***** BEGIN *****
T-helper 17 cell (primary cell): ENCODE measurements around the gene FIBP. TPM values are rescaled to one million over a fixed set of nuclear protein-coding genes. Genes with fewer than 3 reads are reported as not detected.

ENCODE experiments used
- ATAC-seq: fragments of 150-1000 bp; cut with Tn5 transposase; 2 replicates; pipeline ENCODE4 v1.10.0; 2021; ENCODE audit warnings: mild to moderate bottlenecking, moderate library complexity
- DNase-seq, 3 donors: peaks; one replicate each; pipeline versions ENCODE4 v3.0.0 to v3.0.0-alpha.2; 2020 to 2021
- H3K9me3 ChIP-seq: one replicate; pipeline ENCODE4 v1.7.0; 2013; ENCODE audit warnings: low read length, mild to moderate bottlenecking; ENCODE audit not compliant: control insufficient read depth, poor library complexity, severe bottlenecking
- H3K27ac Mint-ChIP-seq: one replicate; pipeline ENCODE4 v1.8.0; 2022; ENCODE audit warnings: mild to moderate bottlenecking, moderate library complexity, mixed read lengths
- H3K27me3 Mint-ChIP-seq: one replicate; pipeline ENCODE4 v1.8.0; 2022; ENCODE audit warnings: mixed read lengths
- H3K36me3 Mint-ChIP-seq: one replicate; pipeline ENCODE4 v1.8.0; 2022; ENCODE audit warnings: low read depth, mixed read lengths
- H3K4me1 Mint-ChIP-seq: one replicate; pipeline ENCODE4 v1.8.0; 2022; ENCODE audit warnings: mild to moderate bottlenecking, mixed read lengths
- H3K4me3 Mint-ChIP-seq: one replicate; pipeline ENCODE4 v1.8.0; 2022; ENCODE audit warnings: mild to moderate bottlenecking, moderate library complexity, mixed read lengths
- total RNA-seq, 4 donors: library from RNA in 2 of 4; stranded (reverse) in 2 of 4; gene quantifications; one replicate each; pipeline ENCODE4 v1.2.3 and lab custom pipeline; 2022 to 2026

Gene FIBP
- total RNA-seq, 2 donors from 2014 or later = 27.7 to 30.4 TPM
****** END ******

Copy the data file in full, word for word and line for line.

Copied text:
T-helper 17 cell (primary cell): ENCODE measurements around the gene FIBP. TPM values are rescaled to one million over a fixed set of nuclear protein-coding genes. Genes with fewer than 3 reads are reported as not detected.

ENCODE experiments used
- ATAC-seq: fragments of 150-1000 bp; cut with Tn5 transposase; 2 replicates; pipeline ENCODE4 v1.10.0; 2021; ENCODE audit warnings: mild to moderate bottlenecking, moderate library complexity
- DNase-seq, 3 donors: peaks; one replicate each; pipeline versions ENCODE4 v3.0.0 to v3.0.0-alpha.2; 2020 to 2021
- H3K9me3 ChIP-seq: one replicate; pipeline ENCODE4 v1.7.0; 2013; ENCODE audit warnings: low read length, mild to moderate bottlenecking; ENCODE audit not compliant: control insufficient read depth, poor library complexity, severe bottlenecking
- H3K27ac Mint-ChIP-seq: one replicate; pipeline ENCODE4 v1.8.0; 2022; ENCODE audit warnings: mild to moderate bottlenecking, moderate library complexity, mixed read lengths
- H3K27me3 Mint-ChIP-seq: one replicate; pipeline ENCODE4 v1.8.0; 2022; ENCODE audit warnings: mixed read lengths
- H3K36me3 Mint-ChIP-seq: one replicate; pipeline ENCODE4 v1.8.0; 2022; ENCODE audit warnings: low read depth, mixed read lengths
- H3K4me1 Mint-ChIP-seq: one replicate; pipeline ENCODE4 v1.8.0; 2022; ENCODE audit warnings: mild to moderate bottlenecking, mixed read lengths
- H3K4me3 Mint-ChIP-seq: one replicate; pipeline ENCODE4 v1.8.0; 2022; ENCODE audit warnings: mild to moderate bottlenecking, moderate library complexity, mixed read lengths
- total RNA-seq, 4 donors: library from RNA in 2 of 4; stranded (reverse) in 2 of 4; gene quantifications; one replicate each; pipeline ENCODE4 v1.2.3 and lab custom pipeline; 2022 to 2026

Gene FIBP
- total RNA-seq, 2 donors from 2014 or later = 27.7 to 30.4 TPM